M. Nero Nava

Role-play, P3CULIAR’s debut LP, out today — Stream full record here!


Role-play, P3CULIAR’s debut LP, was released today through Kin Kon Records in the US, and Casete Records in Europe and Latin America. You can purchase it on iTunes, Google Play, or Amazon. You can also stream the album on Spotify, Bandcamp, or SoundCloud:

Role-play was produced by Ulises Lozano (Kinky, Amandititita, Mexican Dubwiser) and Marcelo. It features collaborations with Cakes Da Killa  (“Menea“) and Sisely Treasure (“Start a Fight”). Full record production details can be found here. The artwork was shot by Javier Romero and a music video for “Wicked” will premiere early next month.

Ali Gua Gua (Kumbia Queers, Ultrasonicas) Reseña Role-play de P3CULIAR

Porque criticar discos no es más que un arte moribundo – o, quizá, la práctica está mejor que nunca – le pedí a un pequeño grupo de “nerds” bastante “snobs” que reseñen Role-play, mi primer LP. No impuse límite de palabras, pero exigí una opinión objetiva. La siguiente crítica, que no ha sido alterada ni manipulada, es una de varias que voy a publicar próximamente.  

Dentro del ámbito musical alternativo, o “underground”, Ali Gua Gua ya no necesita introducción. Pero para aquellos desafortunados que aún no la conocen, Ali es integrante de Las Kumbia Queers, una banda excepcional de cumbia, de Las Ultrasonicas, un emblema del punk mexicano, y también ex integrante de Afrodita. Aparte de componer, cantar y tocar, Ali mezcla, o “pincha”, bajo el seudónimo DJ Guaguis – y lo hace muy bien. La “Jarochilanga” también acaba de publicar Forever Alone, un disco solista producido por Julián Lede, alias Silverio.

– Marcelo

Ali Gua Gua reseña Role-play

Por Ali Gardoki

ali gua gua 2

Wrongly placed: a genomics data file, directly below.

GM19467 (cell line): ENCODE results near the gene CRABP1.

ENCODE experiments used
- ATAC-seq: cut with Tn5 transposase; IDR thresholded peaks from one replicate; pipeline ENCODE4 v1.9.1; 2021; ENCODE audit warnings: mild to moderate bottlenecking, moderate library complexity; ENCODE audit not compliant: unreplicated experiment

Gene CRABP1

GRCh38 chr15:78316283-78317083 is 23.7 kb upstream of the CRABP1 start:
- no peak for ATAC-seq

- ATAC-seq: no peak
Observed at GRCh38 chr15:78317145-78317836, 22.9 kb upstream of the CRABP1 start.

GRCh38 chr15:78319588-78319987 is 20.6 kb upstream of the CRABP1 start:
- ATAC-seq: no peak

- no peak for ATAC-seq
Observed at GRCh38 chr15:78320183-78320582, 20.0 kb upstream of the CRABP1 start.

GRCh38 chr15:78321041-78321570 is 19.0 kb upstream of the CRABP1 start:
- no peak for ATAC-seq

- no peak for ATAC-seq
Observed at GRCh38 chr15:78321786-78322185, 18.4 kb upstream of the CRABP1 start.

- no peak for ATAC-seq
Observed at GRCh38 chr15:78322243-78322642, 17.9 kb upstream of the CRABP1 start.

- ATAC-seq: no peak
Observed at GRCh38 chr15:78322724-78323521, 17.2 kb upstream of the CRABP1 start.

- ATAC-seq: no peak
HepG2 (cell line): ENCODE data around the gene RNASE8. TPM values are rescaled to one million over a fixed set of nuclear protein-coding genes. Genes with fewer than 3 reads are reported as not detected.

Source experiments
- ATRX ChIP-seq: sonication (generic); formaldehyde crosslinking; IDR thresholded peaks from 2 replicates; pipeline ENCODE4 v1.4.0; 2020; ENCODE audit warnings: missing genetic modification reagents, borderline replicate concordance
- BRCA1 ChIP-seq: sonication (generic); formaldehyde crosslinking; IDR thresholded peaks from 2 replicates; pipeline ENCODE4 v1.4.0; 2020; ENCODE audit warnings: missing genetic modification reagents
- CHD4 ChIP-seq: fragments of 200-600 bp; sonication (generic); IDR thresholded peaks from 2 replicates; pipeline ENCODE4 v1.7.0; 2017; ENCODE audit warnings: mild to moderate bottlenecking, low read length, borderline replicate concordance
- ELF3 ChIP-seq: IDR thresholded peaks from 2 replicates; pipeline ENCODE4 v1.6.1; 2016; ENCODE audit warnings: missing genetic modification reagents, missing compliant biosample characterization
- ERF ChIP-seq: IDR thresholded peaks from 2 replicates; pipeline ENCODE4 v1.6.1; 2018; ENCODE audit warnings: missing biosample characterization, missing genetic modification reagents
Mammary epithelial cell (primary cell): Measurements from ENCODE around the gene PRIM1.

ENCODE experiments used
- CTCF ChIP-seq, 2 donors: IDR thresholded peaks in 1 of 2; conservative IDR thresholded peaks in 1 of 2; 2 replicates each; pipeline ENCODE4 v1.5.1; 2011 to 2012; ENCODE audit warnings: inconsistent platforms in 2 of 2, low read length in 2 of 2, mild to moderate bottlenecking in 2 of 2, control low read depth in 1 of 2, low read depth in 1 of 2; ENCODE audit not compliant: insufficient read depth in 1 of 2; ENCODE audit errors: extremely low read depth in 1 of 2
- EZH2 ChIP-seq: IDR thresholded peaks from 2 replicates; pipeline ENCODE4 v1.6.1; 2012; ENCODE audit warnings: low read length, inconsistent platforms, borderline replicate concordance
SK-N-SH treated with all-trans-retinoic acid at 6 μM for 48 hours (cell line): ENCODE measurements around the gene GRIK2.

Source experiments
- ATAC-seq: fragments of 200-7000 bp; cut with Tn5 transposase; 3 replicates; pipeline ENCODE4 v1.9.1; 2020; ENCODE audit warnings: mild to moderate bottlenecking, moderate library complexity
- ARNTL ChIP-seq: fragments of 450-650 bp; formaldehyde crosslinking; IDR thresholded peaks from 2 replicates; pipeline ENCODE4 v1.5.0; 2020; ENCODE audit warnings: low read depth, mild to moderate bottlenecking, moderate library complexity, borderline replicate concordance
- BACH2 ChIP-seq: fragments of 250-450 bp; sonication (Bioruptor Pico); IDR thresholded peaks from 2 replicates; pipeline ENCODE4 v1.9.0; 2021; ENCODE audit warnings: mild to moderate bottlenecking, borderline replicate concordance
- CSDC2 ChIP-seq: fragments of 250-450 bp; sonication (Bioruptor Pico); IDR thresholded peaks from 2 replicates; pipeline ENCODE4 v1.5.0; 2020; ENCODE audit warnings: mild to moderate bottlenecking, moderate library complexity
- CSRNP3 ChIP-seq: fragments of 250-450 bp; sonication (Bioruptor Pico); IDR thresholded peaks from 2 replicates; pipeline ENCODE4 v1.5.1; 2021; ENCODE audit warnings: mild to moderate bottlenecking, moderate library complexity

Siempre me pregunté en que iba a evolucionar la música pop que me gustaba porque lo que más me gusta del pop es que se enorgullece de serlo y nunca trata de encubrirse bajo un halo “rocker”. Es decir Madonna nunca pretendió ser “la reina del rock” sino que portaba LO pop con la frente en alto.

Por eso creo que el disco debut de P3CULIAR emparenta el pop norteméricano (México esta en Norteamérica!)/ibérico 80´s y 90´s y lo empapa con dosis de tecnologías nuevas, evolucionando en el sonido Electro-contagioso de Role-play, que ya desde el título, rinde homenaje a las “Role models” de P3CULIAR desde un lugar moderno y contemporáneo. Algo así como nostalgia futurista.

Piensa en el Italo-disco de Yuri, en el High- Energy de Alaska/Fangoria, en el techno pop de Mecano, Aqua y Whingfield, en los teclados de Daniela Romo y Amanda Miguel aderezados con el sentido del humor de María Daniela y su sonido Lasser. Role-play es electroclash y pista de baile fashionista, con un tinte latino omnipresente en forma de Bachatrón y Electro-cumbia peculiarmente cheesy, campy y cool.

La música de Marcelo C. Baez suena a Guadalajara, su ciudad natal, lugar en que la gente puede apreciar un buen Synth Pop y donde bandas como Casino Shangai, Virus y Miranda son reverenciadas sin temor a poner en tela de juicio la sexualidad del escucha. Pero la música de Marcelo también suena a Nueva York, la ciudad adoptiva que lo catapultó como el Michael Alig de la fiesta en español con Nacotheque como primera referencia, fiesta en medio del multi kulti Chinatown donde se han presentado toda clase de celebridades del tercer mundo con éxito rotundo en la noche gran manzanera.